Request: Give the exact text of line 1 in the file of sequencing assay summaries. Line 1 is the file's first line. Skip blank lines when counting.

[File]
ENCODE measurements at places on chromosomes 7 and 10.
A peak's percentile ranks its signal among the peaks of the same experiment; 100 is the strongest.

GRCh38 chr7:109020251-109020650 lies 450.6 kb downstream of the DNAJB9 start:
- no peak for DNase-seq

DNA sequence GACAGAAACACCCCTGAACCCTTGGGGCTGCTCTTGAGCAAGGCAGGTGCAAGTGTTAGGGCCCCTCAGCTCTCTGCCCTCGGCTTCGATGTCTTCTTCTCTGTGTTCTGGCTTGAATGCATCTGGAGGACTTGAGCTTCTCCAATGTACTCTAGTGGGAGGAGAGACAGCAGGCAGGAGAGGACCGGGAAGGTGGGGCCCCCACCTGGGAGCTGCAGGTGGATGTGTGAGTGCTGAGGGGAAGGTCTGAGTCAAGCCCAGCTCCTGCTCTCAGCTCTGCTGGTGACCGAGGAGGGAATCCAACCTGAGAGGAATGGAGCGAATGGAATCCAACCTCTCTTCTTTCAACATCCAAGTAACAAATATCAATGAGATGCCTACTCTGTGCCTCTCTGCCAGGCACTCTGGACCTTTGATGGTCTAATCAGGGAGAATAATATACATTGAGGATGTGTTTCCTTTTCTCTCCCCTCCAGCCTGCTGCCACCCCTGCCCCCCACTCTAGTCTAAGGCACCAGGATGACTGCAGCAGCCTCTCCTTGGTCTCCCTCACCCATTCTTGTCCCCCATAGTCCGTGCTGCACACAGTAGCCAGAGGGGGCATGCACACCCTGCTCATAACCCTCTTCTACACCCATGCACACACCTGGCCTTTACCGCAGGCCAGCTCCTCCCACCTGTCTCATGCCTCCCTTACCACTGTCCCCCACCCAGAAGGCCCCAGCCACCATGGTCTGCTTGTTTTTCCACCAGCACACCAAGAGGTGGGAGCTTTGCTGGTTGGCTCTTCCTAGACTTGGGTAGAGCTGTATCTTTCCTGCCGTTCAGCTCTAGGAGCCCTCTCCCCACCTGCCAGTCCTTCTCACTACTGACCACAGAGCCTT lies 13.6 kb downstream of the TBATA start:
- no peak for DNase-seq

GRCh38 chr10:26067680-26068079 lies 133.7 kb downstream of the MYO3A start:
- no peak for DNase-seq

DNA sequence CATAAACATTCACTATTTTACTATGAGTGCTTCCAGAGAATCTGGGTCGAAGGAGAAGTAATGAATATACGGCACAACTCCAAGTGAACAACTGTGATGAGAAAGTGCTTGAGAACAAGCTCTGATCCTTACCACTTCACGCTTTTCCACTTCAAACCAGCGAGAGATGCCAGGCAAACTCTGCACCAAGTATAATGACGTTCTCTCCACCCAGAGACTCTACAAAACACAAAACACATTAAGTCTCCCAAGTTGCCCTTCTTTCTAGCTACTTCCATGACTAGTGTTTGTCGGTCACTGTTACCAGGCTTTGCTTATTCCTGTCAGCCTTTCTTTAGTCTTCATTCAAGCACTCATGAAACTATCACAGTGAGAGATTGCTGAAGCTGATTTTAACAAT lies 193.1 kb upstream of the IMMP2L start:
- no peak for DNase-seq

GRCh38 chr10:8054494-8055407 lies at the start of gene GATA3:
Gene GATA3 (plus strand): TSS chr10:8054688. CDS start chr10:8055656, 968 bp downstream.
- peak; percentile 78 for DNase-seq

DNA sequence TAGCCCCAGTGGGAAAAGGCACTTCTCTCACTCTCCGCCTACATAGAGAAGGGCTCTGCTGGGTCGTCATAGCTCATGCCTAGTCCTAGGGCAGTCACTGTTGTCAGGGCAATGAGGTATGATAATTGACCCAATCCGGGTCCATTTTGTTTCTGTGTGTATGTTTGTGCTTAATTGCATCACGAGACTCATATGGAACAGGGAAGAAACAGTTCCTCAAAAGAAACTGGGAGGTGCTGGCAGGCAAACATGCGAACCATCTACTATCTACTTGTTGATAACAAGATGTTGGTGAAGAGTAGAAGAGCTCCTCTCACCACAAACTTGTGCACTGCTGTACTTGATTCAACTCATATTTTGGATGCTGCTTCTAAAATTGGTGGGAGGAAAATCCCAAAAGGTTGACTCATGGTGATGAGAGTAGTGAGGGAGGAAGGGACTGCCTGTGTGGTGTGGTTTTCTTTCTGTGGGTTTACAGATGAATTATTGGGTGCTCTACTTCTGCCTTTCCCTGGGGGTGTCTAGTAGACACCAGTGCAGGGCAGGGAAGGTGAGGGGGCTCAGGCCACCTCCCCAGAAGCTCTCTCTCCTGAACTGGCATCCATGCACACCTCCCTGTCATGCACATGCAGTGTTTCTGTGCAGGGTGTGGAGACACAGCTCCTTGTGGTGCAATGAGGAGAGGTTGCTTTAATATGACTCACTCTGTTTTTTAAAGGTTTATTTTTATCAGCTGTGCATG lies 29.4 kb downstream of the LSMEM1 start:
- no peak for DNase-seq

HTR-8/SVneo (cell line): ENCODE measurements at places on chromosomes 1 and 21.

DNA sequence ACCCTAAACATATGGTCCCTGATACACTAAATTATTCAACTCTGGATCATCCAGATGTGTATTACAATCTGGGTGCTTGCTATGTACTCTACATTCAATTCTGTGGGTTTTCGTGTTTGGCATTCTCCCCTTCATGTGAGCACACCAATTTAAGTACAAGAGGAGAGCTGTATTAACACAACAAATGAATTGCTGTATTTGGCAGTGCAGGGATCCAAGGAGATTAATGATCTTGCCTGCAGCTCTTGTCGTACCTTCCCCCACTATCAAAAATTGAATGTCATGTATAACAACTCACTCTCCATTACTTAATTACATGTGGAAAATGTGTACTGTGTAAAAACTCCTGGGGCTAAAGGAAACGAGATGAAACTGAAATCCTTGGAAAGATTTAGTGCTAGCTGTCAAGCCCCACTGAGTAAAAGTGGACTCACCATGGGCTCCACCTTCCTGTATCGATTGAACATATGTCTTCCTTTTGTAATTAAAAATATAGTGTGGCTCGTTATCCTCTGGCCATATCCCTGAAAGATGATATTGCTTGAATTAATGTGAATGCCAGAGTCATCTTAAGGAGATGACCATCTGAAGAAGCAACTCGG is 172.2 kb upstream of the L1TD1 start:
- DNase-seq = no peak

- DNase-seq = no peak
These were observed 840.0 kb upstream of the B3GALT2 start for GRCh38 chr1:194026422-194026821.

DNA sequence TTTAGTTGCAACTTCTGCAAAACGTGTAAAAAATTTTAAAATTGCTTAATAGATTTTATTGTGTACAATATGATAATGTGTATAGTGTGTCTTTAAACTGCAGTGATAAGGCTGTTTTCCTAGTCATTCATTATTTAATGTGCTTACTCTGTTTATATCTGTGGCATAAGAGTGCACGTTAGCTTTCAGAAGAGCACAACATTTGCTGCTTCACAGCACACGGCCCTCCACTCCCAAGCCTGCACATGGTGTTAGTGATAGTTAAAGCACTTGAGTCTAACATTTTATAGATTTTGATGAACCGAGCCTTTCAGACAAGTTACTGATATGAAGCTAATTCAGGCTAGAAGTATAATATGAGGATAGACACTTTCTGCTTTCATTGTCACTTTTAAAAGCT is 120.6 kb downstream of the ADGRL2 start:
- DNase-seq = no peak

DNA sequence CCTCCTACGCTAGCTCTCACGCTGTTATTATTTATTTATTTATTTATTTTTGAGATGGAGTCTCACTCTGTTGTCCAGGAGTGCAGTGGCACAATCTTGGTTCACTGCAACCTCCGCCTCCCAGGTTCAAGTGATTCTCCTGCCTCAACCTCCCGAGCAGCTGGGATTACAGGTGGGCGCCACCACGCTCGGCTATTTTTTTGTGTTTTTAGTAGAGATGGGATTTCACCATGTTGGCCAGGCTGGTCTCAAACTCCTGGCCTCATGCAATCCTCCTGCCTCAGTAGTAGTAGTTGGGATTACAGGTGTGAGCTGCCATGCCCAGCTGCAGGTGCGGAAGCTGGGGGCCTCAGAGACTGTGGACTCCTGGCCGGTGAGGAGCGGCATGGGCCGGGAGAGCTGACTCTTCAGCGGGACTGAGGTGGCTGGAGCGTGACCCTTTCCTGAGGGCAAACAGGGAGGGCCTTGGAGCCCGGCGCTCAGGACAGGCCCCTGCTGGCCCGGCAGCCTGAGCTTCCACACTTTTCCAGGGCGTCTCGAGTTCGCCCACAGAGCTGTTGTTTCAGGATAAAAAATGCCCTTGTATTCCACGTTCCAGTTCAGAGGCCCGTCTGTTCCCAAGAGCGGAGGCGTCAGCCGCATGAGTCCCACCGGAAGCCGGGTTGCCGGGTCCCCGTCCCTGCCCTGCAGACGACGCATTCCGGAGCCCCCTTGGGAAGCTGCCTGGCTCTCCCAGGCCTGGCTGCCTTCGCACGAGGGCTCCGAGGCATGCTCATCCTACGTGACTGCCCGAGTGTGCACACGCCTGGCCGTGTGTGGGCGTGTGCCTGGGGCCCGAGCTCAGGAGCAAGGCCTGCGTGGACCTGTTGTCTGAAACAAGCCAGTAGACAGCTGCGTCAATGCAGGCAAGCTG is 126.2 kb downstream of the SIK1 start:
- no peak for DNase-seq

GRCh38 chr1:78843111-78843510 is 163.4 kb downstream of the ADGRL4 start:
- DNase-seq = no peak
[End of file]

ENCODE measurements at places on chromosomes 7 and 10.